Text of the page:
Like any other region in the UK, Dartmoor has its own traditions and customs: Mangle Mumping, Riding to Water, Wassailing or the more familiar, “Beating the Bounds”.  Possibly medieval in origin, this ancient ritual involves parishioners walking the parish boundary, symbolically touching stones and markers with a rod to reaffirm the boundaries.  In the City of London, Beating the Bounds happens each year on Ascension Day All Hallows.    While this custom is not unique to Dartmoor, the boundary of Dartmoor Forest (our neck of the woods), which is about 50 miles in length, was first recorded as Beaten in 1240.  Since then, this custom has mostly died out.  Roger and I may start our own tradition of beating the bounds in places where we’ve repaired the walls, just to remind the sheep of the newly established no-go zone.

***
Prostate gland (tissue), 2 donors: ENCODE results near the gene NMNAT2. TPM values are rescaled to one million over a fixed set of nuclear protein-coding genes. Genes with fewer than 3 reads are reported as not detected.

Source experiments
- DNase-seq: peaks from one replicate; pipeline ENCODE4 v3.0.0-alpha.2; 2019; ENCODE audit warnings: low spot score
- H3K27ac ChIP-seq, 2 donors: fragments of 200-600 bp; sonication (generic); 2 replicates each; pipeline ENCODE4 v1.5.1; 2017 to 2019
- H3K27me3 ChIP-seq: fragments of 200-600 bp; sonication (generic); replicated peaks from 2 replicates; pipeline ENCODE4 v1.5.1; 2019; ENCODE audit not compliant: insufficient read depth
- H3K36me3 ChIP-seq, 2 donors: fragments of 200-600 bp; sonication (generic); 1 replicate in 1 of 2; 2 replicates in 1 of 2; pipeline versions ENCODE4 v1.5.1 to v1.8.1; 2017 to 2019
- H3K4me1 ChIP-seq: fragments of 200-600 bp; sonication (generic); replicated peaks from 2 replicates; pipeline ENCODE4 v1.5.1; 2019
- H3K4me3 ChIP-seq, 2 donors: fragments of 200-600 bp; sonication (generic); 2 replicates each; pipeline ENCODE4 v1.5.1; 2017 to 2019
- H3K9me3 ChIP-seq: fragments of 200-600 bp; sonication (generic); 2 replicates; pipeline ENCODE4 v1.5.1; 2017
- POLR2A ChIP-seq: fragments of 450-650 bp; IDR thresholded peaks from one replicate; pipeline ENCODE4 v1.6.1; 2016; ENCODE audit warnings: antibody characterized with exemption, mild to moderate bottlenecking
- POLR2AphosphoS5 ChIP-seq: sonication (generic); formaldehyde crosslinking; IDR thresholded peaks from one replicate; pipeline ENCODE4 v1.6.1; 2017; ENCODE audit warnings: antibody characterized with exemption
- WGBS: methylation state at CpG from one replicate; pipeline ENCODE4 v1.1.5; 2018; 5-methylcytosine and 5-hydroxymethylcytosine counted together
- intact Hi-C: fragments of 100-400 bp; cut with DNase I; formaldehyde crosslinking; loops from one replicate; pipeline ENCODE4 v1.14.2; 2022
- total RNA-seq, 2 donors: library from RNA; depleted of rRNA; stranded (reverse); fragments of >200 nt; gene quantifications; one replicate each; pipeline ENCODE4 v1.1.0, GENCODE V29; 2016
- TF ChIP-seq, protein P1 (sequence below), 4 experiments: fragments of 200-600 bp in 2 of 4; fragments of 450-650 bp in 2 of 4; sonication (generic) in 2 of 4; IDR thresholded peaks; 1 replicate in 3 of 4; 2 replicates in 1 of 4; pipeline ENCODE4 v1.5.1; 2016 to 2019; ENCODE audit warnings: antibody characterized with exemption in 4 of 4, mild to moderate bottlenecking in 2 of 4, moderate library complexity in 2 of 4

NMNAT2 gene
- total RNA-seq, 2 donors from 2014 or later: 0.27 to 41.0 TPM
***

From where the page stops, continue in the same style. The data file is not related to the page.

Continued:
There are a few well-established traditions in Dartmoor and one is the annual Widecombe Fair.  With a history dating back to 1850, this fair started as an opportunity to showcase and sell livestock.   This year’s event coincided with a visit from Roger’s Mother, so we three (and Sam) went to the Widecombe Fair.  On the way there, Win started to sing,

Tom Pearce, Tom Pearce, lend me your grey mare.
All along, down along, out along lea.
For I want for to go to Widecombe Fair,
With Bill Brewer, Jan Stewer, Peter Gurney,
Peter Davy, Dan’l Whiddon, Harry Hawke,
Old Uncle Tom Cobley and all,
Old Uncle Tom Cobley and all.

This song, which immortalizes Widecombe Fair, turns out to be a popular folksong in England.  Win recalled learning it as a young girl.  The Devonshire Regiment is alleged to have sung this tune during the Boer Wars and more recently, it made its appearance as a theme song for the Exeter City football club.  That is, until they experienced a losing streak, and dumped the song in hopes of changing their luck.